REVIEW: The Hexologists by Josiah Bancroft
The Hexologists, Iz and Warren Wilby, are quite accustomed to helping desperate clients with the bugbears of city life. Aided by hexes and a bag of charmed relics, the Wilbies have recovered children abducted by chimney-wraiths, removed infestations of barb-nosed incubi, and ventured into the Gray Plains of the Unmade to soothe a troubled ghost. Well-acquainted with the weird, they never shy away from a challenging case.
But when they are approached by the royal secretary and told the king pleads to be baked into a cake—going so far as to wedge himself inside a lit oven—the Wilbies soon find themselves embroiled in a mystery that could very well see the nation turned on its head. Their effort to expose a royal secret buried under forty years of lies brings them nose to nose with a violent anti-royalist gang, avaricious ghouls, alchemists who draw their power from a hell-like dimension, and a bookish dragon who only occasionally eats people.
Armed with a love toughened by adversity and a stick of chalk that can conjure light from the darkness, hope from the hopeless, Iz and Warren Wilby are ready for a case that will test every spell, skill, and odd magical artifact in their considerable bag of tricks.
Dear Mr. Bancroft,
I wasn’t quite sure what this was going to turn out to be but the blurb was so intriguing that I knew I wanted to find out. To be honest, this is a book that takes time to get into and rewards the effort. The payoff is a long time in coming but it arrives with a wallop as the many and varied strings are tied together. And kudos for having main characters who are subject to making mistakes rather than being perfect.
Hmmm, where to begin? I’m afraid the answer is that I can’t. Whoever wrote the burb managed a much better job than I can do. When I began reading, I thought based on the page count that it wouldn’t take me too long to finish the book. I was wrong. There is so much here, so much plot, so many characters, so many twists and turns that require concentration and attention to catch and remember so that when these things come into play later one, a reader can say “Ah, ha! That’s why that was there.”
“The Hexologists” is written in a leisurely writing style. The background and world building are relayed via slight side steps from the action before heading back in. The truth is that I usually don’t care for this as I feel it derails the forward momentum of the plot. I got more used to it though. It’s very descriptive but also amusing so I didn’t mind the verbosity.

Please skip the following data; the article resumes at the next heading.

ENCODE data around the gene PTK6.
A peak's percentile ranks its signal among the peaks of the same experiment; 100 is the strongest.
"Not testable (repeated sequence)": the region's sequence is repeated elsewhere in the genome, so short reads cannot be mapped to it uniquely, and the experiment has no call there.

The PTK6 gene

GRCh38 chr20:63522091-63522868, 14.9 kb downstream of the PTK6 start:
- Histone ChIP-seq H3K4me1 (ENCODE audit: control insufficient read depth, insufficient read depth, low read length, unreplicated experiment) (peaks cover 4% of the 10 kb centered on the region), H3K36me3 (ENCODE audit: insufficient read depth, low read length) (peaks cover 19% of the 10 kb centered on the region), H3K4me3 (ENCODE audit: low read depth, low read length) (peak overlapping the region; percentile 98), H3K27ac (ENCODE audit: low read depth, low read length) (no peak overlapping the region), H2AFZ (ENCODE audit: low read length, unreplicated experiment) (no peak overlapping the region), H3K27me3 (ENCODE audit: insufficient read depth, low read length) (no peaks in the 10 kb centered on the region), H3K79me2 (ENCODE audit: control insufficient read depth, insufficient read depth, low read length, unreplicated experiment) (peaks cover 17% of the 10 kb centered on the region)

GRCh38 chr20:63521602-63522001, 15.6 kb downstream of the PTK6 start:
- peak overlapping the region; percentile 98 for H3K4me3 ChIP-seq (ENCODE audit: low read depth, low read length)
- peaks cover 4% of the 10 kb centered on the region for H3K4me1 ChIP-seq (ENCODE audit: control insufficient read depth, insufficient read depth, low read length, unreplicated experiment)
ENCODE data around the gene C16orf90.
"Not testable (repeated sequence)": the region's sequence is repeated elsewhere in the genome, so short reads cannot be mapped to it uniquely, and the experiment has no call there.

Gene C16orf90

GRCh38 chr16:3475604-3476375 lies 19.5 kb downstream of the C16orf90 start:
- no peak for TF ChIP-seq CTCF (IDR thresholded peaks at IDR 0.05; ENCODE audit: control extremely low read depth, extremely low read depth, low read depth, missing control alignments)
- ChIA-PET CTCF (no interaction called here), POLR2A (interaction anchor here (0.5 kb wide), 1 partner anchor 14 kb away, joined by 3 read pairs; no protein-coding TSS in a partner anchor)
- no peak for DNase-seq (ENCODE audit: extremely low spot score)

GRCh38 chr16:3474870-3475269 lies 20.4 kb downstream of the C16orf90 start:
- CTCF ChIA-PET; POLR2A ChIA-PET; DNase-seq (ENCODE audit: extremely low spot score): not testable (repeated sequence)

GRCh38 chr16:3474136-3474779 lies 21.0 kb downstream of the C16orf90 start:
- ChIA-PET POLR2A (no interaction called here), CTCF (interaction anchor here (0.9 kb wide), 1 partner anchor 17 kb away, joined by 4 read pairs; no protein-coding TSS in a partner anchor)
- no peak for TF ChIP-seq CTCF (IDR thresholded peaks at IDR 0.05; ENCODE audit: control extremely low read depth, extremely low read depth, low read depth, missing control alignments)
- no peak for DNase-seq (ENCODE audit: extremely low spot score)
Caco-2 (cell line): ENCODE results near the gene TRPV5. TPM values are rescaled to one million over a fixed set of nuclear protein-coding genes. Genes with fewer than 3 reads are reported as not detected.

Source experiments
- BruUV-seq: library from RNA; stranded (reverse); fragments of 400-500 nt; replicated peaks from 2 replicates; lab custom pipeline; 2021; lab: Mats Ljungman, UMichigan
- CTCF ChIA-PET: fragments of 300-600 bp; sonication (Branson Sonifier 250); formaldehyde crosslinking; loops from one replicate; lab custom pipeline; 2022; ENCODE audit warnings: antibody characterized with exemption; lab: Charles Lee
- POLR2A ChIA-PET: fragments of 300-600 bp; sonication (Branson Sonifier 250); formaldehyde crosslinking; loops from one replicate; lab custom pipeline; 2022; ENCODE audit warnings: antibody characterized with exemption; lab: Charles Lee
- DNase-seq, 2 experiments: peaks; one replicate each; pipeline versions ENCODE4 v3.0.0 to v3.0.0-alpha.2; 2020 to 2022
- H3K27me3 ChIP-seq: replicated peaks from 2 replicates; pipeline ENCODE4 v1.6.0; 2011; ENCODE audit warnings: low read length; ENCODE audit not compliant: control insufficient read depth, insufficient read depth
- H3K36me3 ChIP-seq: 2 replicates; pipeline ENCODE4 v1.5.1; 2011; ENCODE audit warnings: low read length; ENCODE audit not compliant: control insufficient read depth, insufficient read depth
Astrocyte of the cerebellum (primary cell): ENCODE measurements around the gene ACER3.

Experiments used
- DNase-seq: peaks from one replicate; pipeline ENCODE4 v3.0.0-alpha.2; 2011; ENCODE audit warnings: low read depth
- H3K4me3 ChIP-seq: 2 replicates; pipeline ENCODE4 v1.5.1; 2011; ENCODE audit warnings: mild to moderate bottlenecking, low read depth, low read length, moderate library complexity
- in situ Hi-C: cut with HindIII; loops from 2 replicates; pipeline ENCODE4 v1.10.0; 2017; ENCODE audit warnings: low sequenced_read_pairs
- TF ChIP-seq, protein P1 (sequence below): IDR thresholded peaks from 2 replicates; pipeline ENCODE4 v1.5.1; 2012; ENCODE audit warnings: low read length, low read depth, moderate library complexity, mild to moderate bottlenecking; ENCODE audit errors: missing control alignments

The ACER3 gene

Iz and War are well defined married main characters – with joyous and active though offscreen sex lives. They are two different sides of a coin. Iz is withdrawn, driven, and somewhat lacking in the social graces when she’s on an investigation. Warren is open, generous, smiling, gathering friends wherever he goes. They are utterly devoted to each other and would, I feel, go to the depths of hell to save the other.
Iz and War’s house (originally Iz’s family’s. War also chooses to take her last name upon their marriage) is pure Victorian decoration while the city is Edwardian steampunk in a pseudo British-ish setting. Of great fun is a Mary Poppins style carpet bag but one full of much more interesting and sometimes dangerous things. Worlds can be stored in it and a dragon lives in it. Turdus Felivox is educated (he’s read a great deal of the papers and books that Iz’s father put in it), well spoken, and once his palate has been expanded beyond a goat, he’s on his way to being a budding epicurean. He also has decided opinions on man kind and how they have dealt with dragons.
Running through the story is a great deal of social commentary that I feel is directed towards much of what is going on in the world today. Iz is a decided anti-royalist and only takes this case in order to possibly embarrass the monarchy. Aristocrats are also on her list of villains. There is a group (mentioned in the plot) who I thought might take more of an active role but alas, they don’t. This is somewhat made up for by a character and his “social experiment” that is enough to turn your blood cold. Given all this, I can’t say I was surprised by the ending. I will say that there was a definite tinge of fear Iz and War have regarding what they uncovered that appears to be brushed aside before a new adventure jumps at them which is “to be continued.” This story plot is wound up – mostly I guess – and I look forward to seeing what the Wilbys will be up to next and what they’ll face. B